Some say a turning point for the club may have been in 2011, when talented local rower Mia Croonquist, then just 14, competed with the U.S. team at the junior world championships and won gold in her four-woman boat. Around the same time, a couple of her Vashon teammates also made a splash on the national rowing scene, and several went on to row at prestigious colleges around the country.

This year Croonquist, now a high school senior, was part of the other Vashon boat that medaled at Nationals, joining junior Kirsten Girard to take the bronze in women’s double.

“I think that was a huge accomplishment,” Parr said of Croonquist’s trip to the world competition, which she repeated the following year. “But that also made some people think, hang on, we know her and she trains just like we do. When one of your own does it, you look around the boathouse and go, ‘Okay, why not me?’”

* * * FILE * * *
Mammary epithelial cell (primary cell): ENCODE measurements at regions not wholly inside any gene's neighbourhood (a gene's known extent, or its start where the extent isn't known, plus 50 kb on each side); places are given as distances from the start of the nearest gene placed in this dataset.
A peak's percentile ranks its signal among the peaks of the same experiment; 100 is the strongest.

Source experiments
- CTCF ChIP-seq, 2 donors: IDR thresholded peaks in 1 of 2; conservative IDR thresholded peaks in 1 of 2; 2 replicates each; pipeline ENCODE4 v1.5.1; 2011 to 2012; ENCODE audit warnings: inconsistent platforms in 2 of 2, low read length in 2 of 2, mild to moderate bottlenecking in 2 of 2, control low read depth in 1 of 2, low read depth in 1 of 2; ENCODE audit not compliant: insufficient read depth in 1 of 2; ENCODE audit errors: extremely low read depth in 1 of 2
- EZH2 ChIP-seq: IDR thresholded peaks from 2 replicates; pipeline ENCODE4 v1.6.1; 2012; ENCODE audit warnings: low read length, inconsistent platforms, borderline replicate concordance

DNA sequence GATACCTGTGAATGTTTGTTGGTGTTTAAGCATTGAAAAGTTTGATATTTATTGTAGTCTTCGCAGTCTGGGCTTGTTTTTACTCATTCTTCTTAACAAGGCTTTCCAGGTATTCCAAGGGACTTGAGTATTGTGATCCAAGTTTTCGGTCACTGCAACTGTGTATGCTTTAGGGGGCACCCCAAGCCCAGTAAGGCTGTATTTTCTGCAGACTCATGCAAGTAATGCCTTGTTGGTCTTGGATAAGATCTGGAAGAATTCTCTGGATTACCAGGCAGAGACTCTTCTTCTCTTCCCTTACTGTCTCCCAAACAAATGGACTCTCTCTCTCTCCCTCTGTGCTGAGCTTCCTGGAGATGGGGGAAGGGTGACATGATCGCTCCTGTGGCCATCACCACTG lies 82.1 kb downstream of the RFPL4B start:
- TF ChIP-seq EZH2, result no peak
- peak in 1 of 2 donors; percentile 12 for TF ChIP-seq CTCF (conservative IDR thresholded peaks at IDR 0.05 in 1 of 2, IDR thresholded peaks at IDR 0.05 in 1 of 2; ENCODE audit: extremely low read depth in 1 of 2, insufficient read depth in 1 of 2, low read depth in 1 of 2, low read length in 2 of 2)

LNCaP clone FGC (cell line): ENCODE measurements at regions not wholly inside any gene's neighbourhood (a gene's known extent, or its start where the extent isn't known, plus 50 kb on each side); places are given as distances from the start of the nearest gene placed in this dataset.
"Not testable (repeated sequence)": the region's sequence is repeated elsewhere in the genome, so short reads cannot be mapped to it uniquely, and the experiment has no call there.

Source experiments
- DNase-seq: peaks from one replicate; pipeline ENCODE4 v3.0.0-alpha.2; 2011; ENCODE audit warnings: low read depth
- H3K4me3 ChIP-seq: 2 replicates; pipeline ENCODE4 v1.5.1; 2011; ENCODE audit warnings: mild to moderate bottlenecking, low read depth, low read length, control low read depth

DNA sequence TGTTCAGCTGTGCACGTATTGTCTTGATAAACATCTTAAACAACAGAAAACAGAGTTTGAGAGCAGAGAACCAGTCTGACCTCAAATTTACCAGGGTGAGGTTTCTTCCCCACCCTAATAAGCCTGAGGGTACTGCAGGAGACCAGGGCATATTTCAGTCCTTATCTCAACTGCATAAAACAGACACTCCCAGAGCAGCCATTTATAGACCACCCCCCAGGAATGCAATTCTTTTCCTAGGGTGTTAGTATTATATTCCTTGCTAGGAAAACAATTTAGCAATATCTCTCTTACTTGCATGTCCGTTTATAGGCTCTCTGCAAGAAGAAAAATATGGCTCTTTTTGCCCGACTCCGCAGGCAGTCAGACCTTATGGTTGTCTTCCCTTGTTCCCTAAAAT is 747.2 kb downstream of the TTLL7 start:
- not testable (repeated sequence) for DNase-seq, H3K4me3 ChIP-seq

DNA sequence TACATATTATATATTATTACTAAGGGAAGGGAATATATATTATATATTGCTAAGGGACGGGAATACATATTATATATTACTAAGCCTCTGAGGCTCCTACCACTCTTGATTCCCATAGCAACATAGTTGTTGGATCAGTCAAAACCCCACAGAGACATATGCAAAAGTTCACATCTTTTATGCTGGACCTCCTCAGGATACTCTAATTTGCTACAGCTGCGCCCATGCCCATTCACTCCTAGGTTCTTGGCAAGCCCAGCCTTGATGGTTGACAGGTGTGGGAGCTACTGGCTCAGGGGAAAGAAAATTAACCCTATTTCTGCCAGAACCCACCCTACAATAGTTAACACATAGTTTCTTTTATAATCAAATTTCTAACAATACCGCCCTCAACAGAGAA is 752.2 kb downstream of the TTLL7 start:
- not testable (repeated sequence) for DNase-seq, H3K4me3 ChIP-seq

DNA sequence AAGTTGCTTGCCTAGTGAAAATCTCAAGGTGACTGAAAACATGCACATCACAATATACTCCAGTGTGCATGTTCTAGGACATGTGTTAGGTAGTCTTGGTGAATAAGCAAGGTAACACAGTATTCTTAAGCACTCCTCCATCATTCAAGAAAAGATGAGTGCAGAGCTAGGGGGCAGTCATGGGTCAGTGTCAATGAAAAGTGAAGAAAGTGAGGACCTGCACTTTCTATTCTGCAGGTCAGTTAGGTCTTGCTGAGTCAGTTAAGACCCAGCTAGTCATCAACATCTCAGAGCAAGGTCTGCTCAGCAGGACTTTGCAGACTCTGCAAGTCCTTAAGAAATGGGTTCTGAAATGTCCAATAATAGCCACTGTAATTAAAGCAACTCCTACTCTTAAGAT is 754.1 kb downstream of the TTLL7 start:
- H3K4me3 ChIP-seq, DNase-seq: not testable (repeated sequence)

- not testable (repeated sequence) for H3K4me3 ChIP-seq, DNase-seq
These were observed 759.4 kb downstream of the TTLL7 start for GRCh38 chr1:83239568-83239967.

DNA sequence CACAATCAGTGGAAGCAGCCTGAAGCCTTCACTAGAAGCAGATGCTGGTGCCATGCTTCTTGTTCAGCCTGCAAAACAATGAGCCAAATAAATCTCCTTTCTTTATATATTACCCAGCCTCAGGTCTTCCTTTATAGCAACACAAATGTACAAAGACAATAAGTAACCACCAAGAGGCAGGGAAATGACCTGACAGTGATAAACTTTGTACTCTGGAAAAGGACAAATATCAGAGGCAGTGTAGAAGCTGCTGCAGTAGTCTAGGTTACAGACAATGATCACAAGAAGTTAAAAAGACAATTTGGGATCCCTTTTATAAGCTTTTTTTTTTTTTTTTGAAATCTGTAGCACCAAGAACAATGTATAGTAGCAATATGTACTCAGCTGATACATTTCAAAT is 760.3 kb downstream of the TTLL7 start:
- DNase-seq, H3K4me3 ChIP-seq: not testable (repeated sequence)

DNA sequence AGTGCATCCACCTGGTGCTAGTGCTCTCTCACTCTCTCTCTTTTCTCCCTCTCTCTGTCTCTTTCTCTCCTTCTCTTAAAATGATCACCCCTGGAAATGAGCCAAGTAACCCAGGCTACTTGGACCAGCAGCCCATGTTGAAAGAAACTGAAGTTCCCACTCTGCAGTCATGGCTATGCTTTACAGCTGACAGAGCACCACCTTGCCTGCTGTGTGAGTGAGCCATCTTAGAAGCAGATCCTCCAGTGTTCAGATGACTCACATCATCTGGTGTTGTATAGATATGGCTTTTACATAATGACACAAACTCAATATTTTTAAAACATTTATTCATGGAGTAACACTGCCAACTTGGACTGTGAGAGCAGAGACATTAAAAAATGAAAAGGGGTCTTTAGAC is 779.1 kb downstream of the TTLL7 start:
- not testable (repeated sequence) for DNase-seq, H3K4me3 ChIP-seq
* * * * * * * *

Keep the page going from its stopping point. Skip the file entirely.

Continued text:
Another big boon for the club came in 2012, when Parr, an accomplished international rowing coach, submitted his resume to lead the Vashon club. The club’s search committee, looking to follow coaches Sam Burns and Steve Full, was floored.

Parr’s 20-year coaching career includes leading the New Zealand, Canadian and Irish national rowing teams and going to the 2004 Olympics in Athens as the head of Ireland’s Olympic team. He came to Vashon by way of New Zealand, where he taught coaching at a university there and was a consultant to other coaches in the region. He had recently decided to move to the Seattle area to be closer to his partner, who, incidentally, now works for The Beachcomber.

“It was extremely fortunate timing,” Atwood said.

While club members and parents say Parr has brought Vashon’s already strong juniors program to a new level of competition, Parr is quick to credit the 40 young athletes who are part of the team. Rowing is considered by many to be more demanding than other high school sports, with practice year-round, grueling on-the-water exercises and regattas almost every weekend during the fall and spring rowing seasons.